SYDNEY, July 3 (Xinhua) -- A digital literacy program will be rolled out in 26 indigenous communities across the Australian State of Queensland, it was announced Monday.
The community-based training scheme will be conducted by local councils, the State Library of Queensland and telecommunication company Telstra, with the aim of connecting regional and remote areas of the state that often lack access to computers.
"This is a huge step towards closing the gap and improving the digital inclusion of Queensland's Aboriginal and Torres Strait Islander peoples," state minister for innovation, Leeanne Enoch said in a statement.
"It is programs like this that boost our state's entrepreneurial culture, by giving all Queenslanders the skills needed for the jobs of the future."
Participants in the program will learn everything from ways to connect with family, how to send an email, social media platforms and how to promote a business idea.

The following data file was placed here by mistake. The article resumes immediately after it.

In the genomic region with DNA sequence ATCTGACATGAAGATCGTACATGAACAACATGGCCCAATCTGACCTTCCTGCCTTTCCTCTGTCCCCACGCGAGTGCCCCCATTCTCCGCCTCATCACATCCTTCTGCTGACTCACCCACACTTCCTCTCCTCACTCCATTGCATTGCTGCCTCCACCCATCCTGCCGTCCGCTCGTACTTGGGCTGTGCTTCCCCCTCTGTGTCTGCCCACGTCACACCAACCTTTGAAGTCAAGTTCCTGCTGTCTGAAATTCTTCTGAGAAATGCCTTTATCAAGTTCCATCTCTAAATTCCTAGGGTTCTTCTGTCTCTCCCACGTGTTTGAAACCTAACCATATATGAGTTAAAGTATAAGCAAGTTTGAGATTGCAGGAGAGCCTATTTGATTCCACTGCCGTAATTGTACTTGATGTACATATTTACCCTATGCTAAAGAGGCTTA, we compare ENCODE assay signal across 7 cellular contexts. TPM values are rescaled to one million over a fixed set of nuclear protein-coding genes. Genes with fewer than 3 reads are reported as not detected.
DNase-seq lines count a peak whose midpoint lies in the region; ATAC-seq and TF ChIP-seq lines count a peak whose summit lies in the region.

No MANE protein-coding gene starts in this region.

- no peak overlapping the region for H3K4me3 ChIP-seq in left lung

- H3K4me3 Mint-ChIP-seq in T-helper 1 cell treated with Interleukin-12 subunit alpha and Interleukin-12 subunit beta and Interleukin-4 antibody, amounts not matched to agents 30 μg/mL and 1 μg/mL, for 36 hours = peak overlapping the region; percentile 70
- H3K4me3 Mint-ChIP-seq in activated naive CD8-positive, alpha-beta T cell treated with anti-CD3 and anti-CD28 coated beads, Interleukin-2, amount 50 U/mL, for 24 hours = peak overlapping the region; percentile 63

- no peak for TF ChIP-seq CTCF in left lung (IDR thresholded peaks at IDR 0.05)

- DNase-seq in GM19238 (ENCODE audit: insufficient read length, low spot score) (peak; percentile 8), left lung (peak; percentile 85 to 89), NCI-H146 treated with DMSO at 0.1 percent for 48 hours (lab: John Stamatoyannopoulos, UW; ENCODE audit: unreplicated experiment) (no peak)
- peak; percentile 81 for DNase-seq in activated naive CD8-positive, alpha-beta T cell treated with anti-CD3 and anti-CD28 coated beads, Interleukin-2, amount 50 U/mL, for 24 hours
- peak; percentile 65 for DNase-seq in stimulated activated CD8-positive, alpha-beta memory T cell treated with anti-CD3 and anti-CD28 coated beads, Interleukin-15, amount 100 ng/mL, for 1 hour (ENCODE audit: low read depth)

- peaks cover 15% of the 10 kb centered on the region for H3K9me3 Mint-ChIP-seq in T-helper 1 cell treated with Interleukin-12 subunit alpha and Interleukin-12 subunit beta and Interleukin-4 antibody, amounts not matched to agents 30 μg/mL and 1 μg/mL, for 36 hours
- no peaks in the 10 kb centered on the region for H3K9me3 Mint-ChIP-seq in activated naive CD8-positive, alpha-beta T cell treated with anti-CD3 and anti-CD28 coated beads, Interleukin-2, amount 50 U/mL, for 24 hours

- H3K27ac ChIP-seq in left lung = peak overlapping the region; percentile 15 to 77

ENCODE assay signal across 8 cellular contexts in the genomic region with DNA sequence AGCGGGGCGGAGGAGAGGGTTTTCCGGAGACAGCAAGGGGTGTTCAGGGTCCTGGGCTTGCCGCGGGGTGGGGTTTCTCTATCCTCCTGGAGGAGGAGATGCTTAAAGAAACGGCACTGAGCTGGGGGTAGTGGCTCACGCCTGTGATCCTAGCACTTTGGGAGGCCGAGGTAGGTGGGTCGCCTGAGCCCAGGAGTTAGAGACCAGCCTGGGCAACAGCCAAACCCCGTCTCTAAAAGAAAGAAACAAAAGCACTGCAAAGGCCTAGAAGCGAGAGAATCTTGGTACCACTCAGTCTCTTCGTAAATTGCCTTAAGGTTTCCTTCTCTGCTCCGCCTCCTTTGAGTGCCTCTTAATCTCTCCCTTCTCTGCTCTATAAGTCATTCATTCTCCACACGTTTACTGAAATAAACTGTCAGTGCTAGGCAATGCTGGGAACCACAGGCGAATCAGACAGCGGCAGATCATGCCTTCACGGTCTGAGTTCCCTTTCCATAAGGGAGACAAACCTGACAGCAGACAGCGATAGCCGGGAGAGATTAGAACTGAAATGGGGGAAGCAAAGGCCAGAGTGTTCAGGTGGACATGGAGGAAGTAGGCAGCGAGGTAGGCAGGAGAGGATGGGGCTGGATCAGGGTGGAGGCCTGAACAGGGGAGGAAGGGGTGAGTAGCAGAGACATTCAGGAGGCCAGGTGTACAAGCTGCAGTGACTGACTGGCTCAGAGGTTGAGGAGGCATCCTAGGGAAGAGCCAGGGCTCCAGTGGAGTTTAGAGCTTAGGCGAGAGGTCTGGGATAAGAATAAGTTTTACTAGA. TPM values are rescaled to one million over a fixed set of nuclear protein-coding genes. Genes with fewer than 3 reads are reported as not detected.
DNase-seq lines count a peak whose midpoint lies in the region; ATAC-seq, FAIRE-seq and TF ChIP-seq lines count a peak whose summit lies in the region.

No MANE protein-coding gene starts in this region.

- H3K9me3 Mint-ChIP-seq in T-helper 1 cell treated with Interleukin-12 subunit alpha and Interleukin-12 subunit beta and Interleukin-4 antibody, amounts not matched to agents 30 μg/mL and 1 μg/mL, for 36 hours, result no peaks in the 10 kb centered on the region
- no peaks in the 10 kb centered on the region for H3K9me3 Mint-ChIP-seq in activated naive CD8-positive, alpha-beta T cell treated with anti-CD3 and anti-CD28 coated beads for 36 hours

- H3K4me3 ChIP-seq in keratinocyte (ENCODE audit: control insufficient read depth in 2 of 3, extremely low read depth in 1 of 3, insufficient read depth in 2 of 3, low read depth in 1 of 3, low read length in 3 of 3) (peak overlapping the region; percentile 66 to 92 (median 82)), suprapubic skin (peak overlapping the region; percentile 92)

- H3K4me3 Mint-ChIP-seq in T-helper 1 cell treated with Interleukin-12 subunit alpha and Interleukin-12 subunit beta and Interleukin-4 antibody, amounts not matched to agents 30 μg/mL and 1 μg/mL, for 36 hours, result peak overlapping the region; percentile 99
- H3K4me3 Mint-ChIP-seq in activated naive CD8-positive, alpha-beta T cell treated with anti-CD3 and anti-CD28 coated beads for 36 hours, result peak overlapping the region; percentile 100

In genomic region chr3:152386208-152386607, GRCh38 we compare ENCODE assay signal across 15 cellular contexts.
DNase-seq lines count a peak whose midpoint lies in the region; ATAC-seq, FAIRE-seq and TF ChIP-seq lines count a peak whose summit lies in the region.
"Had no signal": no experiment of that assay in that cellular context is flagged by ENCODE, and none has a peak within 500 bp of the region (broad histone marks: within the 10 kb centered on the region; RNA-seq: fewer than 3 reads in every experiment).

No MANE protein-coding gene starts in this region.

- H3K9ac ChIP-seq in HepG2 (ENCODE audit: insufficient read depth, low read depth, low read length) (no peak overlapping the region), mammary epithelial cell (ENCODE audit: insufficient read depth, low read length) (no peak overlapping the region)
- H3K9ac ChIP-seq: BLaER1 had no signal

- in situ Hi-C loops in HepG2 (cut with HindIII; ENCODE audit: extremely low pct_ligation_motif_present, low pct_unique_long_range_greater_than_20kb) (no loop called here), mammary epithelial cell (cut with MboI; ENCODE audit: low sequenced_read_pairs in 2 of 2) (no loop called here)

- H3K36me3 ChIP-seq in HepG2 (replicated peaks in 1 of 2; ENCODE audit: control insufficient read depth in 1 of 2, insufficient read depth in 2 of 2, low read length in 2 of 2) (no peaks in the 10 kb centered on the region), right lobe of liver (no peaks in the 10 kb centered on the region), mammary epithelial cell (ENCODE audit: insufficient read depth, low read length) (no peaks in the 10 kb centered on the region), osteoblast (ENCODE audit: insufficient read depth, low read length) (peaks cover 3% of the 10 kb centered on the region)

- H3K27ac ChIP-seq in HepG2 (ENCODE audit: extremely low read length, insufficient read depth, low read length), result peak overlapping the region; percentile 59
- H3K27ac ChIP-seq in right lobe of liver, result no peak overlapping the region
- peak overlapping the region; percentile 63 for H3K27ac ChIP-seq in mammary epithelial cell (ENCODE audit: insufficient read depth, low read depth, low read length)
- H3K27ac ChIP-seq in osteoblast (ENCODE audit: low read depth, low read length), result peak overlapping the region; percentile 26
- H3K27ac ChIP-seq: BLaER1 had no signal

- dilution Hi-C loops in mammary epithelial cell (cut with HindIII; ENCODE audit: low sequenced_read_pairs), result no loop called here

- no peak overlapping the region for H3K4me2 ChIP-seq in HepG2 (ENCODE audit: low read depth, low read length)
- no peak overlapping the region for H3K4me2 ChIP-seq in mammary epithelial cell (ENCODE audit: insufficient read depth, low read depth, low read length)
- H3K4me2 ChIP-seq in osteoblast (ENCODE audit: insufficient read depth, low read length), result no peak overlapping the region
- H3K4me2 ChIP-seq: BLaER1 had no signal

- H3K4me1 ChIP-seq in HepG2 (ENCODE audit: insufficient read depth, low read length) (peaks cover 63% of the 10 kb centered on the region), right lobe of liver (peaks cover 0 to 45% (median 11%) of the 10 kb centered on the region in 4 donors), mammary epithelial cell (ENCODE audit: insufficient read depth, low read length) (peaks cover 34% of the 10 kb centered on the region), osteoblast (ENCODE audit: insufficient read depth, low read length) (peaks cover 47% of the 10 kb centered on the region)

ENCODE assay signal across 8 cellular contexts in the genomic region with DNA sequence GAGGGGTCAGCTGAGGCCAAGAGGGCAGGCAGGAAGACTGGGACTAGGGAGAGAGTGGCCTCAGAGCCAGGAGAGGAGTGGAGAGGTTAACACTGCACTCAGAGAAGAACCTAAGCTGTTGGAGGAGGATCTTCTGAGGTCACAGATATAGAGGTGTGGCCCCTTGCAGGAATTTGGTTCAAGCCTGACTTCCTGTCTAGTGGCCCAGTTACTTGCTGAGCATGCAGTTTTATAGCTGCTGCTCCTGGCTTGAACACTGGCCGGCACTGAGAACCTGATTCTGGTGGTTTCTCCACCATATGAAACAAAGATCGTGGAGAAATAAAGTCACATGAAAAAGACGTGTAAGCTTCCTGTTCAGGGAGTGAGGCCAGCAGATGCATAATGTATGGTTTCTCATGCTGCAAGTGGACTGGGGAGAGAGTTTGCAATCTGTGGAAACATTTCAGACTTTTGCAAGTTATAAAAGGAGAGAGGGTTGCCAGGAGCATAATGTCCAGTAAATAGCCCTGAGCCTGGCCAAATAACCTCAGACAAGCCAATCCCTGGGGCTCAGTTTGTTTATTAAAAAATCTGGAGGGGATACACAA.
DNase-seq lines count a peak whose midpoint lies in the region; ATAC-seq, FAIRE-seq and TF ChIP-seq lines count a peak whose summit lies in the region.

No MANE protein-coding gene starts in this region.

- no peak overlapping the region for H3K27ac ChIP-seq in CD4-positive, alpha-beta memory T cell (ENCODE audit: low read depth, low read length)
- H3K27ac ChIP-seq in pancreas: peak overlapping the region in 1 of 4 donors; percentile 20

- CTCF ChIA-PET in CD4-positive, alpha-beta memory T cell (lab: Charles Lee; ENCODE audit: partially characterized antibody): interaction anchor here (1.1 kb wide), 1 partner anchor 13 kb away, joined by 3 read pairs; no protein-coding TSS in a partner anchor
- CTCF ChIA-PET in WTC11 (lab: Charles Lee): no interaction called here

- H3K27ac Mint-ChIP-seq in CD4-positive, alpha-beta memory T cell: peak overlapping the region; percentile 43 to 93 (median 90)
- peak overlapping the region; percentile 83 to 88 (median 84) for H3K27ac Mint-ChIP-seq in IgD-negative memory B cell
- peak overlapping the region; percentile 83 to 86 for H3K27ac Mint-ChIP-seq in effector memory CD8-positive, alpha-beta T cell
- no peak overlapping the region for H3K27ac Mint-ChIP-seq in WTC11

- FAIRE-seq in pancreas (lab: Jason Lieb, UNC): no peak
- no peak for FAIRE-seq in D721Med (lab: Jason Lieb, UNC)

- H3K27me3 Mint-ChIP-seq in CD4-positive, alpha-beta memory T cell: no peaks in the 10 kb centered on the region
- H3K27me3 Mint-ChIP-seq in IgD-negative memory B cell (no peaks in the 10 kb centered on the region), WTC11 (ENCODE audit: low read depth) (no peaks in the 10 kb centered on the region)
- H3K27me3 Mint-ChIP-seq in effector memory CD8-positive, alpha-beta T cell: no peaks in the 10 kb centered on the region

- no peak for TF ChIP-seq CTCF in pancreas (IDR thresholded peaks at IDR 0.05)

With more digital inclusion, State Library of Queensland chief executive officer Vicki McDonald, believes it will help find "untapped potential" and highlight the "unique and vibrant communities."
Telstra's chief sustainability officer Tim O'Leary echoed these sentiments and said that in the digital age, he believes digital literacy is an essential skill.
"We want to see all Australians connect, participate and interact in the digital world, irrespective of where they live. This is what this initiative is all about," O'Leary said.
"As more and more services and daily interactions move online, being able to use digital technologies brings vital health, social and financial benefits, especially for Indigenous people in remote locations."
The program will commence in September 2017.